Claus’ red icon
He’s the spirit of Christmas with his sleigh, sack of presents, big white beard and red suit.
But, hard as it is to believe, Santa Claus only donned his red clobber for the first time 75 years ago. And it was all due to soft drinks giants Coca-Cola.
Although Santa has been around since the Middle Ages, he had been depicted as anything from a sprite with a beard to a bishop and even a union leader handing out presents.
Then Coke wanted a Santa for a global advertising campaign and they came up with the version that virtually everyone now knows. It is the 1931-style Santa which adorns billions of Christmas cards, is seen in department stores and other grottos all over the world and has been recreated by TV and Hollywood countless times.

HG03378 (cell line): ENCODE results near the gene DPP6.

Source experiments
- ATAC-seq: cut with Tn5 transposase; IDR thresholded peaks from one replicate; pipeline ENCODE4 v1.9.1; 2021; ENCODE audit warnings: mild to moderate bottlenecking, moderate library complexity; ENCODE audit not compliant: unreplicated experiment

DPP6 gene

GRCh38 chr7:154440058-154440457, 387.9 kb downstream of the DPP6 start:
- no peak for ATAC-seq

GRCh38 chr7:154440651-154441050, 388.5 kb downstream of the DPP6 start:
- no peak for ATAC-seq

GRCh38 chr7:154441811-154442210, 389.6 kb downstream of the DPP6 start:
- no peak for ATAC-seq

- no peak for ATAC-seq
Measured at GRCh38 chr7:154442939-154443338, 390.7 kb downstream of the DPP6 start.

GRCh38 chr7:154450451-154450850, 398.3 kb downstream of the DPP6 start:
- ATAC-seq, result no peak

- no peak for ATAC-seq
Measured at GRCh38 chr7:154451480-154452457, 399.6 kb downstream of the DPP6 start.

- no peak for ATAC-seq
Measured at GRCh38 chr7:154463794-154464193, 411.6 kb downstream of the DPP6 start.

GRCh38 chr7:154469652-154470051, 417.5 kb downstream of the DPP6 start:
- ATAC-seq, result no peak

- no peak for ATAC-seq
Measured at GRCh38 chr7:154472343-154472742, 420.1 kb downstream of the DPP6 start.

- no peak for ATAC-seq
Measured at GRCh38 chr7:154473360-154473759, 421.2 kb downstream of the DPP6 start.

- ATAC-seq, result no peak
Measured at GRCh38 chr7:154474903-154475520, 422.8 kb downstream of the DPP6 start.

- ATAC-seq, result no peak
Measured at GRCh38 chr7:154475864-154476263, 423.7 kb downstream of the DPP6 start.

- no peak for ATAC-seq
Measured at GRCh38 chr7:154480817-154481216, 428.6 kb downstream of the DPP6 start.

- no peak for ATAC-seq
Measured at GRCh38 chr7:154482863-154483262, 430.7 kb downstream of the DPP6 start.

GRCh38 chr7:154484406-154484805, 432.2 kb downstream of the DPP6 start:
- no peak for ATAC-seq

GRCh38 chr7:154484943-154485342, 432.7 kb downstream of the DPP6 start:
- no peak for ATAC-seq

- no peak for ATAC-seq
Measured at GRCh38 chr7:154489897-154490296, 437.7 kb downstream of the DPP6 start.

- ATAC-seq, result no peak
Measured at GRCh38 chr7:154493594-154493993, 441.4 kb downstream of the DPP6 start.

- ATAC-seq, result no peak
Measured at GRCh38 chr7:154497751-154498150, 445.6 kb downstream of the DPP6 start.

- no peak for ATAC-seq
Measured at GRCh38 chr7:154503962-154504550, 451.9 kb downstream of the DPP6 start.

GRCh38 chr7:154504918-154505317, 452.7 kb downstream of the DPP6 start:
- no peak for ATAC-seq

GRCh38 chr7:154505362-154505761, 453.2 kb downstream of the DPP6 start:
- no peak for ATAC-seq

He has been played on big and small screens by Homer Simpson, Sir Dickie Attenborough, Frank Sinatra and even Billy Bob Thornton. And it is always in the guise of the smiling figure drawn for Coke’s pre-war ads by illustrator Haddon Sundblom, based on a poem called A Visit From St Nicholas by Clement Clarke Moore.
The soft drinks giants have run ad campaigns ever since then featuring Father Christmas and are mounting a new one to mark the 75th anniversary. The TV ad shows a girl meeting Santa in 1931 and again at various Christmases as she gets older until her own children and grandchildren get to meet him too. The ad, which will be seen worldwide, has been made by British advertising agency Mother using Hollywood director Kerry Conran.